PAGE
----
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  • First Drive: 2020 Chevrolet Silverado 2500HD/3500HD

First Drive: 2020 Chevrolet Silverado 2500HD/3500HD

The All-New Silverado HD

Aug 2, 2019
If you've been paying any attention to the automotive news cycle lately, there shouldn't be a shred of doubt that pickups are hot. And from the look of things, 2019 is geared up to be the warmest on record for the heaviest hitters in the lineup. Ram struck first, introducing the company's all-new 2019 2500 and 3500 models in early January at the North American International Auto Show in Detroit. Ram wowed the crowd by showing off an available high-output Cummins diesel engine, which now churns out 1,000 lb-ft of torque, while upping its maximum tow rating to 35,100 pounds.
A week later, in San Diego, California, GMC pulled back the sheets on its new Sierra 2500HD and 3500HD pickups. Details were slim, as Chevy had yet to tip its hand, but it was revealed that the new truck would tow "in excess of 30,000 pounds," which, for GM, was a big deal. It was also noted that an all-new gasoline engine was in the works.
Never one to be left out of a party, Ford held a private unveiling a few days after GMC, showing off the redesigned styling of its 2020 Super Duty lineup. No performance figures were given at the time, but Ford did mention there were big upgrades to the 6.7L Power Stroke V-8's fuel system and turbocharger, along with a coming 10-speed transmission. Ford also announced the addition of an all-new 7.3L gasoline engine to the lineup. The rumor mill is saying all will be revealed this fall, so stay tuned.
Photo 2/12   |   2020 Chevrolet Silverado 2500hd 105
 
Finally, a week later at the company's Flint, Michigan, assembly plant, Chevrolet unveiled the all-new Silverado HD lineup and announced it would be taking the crown for best-in-class towing at an astonishing 35,500 pounds. The new engine to which GMC alluded was a 6.6L direct-injected gas V-8. And the proven L5P Duramax diesel engine would now be backed by a GM-exclusive Allison 10-speed transmission.
Within the span of five weeks, all four of the country's big truck players had announced either all-new or significantly refreshed - and 1-ton models. Keeping up the quick cadence, Ram let us sample its new trucks a few weeks later followed by Chevy shortly after. And by the time you read this, pickups from Ram, Chevy, and GMC will be on sale at local dealers. We'd also venture a guess the new Fords will arrive on lots before 2019 comes to a close.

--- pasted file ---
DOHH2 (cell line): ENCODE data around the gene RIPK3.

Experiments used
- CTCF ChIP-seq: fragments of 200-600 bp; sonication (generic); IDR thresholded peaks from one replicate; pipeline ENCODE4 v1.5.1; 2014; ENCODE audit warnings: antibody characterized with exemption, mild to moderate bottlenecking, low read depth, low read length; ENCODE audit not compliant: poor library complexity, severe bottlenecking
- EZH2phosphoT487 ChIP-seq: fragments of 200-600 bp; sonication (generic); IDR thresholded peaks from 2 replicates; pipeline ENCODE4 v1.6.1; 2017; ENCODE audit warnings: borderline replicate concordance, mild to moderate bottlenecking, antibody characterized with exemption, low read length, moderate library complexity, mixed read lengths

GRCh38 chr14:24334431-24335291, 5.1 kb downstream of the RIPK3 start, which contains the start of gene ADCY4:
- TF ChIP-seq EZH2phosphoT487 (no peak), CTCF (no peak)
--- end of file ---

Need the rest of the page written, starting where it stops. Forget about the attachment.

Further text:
Eager to show off the all-new Silverado HD, Chevy flew us up to Redmond, Oregon, for two days of towing and hauling with the full lineup of new Silverados.
Photo 3/12   |   2020 Chevrolet Silverado 2500hd Lead
Is It Really All-New?
In short, yes. The 2020 Silverado HD is all-new from the ground up, with the only significant carryover coming from the proven L5P Duramax diesel engine. The new truck is larger in nearly every dimension. It's longer, taller, and wider. The standard bed length increased by 3 inches, as did the crew cab. Even the cooling fan and hood scoop (on Duramax-equipped models) have increased in size.
Interiors are largely taken from the all-new 2019 Silverado 1500, but that's where the similarities between 1500 and 2500HD/3500HD end (sheetmetal-wise, only the roof panel is shared between light- and heavy-duty platforms.) This is quite the departure from previous generations, and GM's engineering and marketing teams believe HD buyers will appreciate this new differentiation.
The trucks also feature a stronger frame, improved independent front suspension, a new transfer case for four-wheel-drive models, and an all-new Allison 10-speed transmission, which will back the Duramax diesel. New towing mirrors are larger, more useful, and now standard. The diesel exhaust fluid fill point is relocated next to the fuel filler, the tank is within the framerails, and there's an actual gauge now. Oh, and we can't forget about the new 6.6L gasoline engine.
So yes, from top to bottom, front to back, and everywhere in between, the 2020 Silverado 2500HD and 3500HD are new trucks.
Photo 4/12   |   2020 Chevrolet Silverado 2500hd 131
About That New Gas Engine
The first truck we drove was a 2500HD in a mid-level LT trim. All the available test vehicles were crew cab models with four-wheel drive. Powering this pickup was the all-new direct-injected 6.6L gasoline V-8 engine, which churns out 401 hp and 464 lb-ft of torque. This new mill replaces the 6.0L Vortec V-8 that has powered GM's HD trucks for almost two decades.
Our time with the gasser started with the truck unloaded, winding through city streets before taking on miles of twisty two-lane mountain roads. We found the engine to be incredibly responsive and never lacking power, despite the task of propelling a nearly 8,000-pound pickup down the road. Backing the engine is GM's tried-and-true 6L90 six-speed automatic transmission. However, it's been retuned for this application. Out of obligation, we feel the need to suggest that an 8- or 10-speed transmission might be a better fit, however, the reality is the 6L90 is a perfectly adequate unit for this application. It's also worth noting that all gas-powered HDs receive 3.73:1 axle gears.
Photo 5/12   |   2020 Chevrolet Silverado 2500hd 139